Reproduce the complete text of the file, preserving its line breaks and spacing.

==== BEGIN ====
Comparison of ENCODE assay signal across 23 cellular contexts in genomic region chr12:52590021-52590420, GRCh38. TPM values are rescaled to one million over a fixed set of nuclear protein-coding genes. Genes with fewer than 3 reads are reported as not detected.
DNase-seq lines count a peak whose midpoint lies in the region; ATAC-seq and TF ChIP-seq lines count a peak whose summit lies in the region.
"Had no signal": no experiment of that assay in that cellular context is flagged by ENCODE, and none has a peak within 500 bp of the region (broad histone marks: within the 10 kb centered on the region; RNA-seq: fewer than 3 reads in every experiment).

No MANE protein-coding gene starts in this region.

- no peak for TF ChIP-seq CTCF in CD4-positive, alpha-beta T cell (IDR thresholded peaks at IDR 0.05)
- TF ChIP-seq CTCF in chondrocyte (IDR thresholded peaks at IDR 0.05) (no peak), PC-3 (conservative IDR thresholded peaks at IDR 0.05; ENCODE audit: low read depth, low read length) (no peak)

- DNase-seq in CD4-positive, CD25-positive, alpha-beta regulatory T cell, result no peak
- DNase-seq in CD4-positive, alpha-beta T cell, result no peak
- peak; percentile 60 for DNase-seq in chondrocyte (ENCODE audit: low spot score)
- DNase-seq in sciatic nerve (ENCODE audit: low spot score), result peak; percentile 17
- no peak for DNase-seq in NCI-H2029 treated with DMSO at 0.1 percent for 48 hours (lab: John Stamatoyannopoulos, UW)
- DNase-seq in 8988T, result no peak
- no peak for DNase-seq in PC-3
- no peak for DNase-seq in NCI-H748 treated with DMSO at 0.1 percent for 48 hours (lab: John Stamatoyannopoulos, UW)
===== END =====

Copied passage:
Comparison of ENCODE assay signal across 23 cellular contexts in genomic region chr12:52590021-52590420, GRCh38. TPM values are rescaled to one million over a fixed set of nuclear protein-coding genes. Genes with fewer than 3 reads are reported as not detected.
DNase-seq lines count a peak whose midpoint lies in the region; ATAC-seq and TF ChIP-seq lines count a peak whose summit lies in the region.
"Had no signal": no experiment of that assay in that cellular context is flagged by ENCODE, and none has a peak within 500 bp of the region (broad histone marks: within the 10 kb centered on the region; RNA-seq: fewer than 3 reads in every experiment).

No MANE protein-coding gene starts in this region.

- no peak for TF ChIP-seq CTCF in CD4-positive, alpha-beta T cell (IDR thresholded peaks at IDR 0.05)
- TF ChIP-seq CTCF in chondrocyte (IDR thresholded peaks at IDR 0.05) (no peak), PC-3 (conservative IDR thresholded peaks at IDR 0.05; ENCODE audit: low read depth, low read length) (no peak)

- DNase-seq in CD4-positive, CD25-positive, alpha-beta regulatory T cell, result no peak
- DNase-seq in CD4-positive, alpha-beta T cell, result no peak
- peak; percentile 60 for DNase-seq in chondrocyte (ENCODE audit: low spot score)
- DNase-seq in sciatic nerve (ENCODE audit: low spot score), result peak; percentile 17
- no peak for DNase-seq in NCI-H2029 treated with DMSO at 0.1 percent for 48 hours (lab: John Stamatoyannopoulos, UW)
- DNase-seq in 8988T, result no peak
- no peak for DNase-seq in PC-3
- no peak for DNase-seq in NCI-H748 treated with DMSO at 0.1 percent for 48 hours (lab: John Stamatoyannopoulos, UW)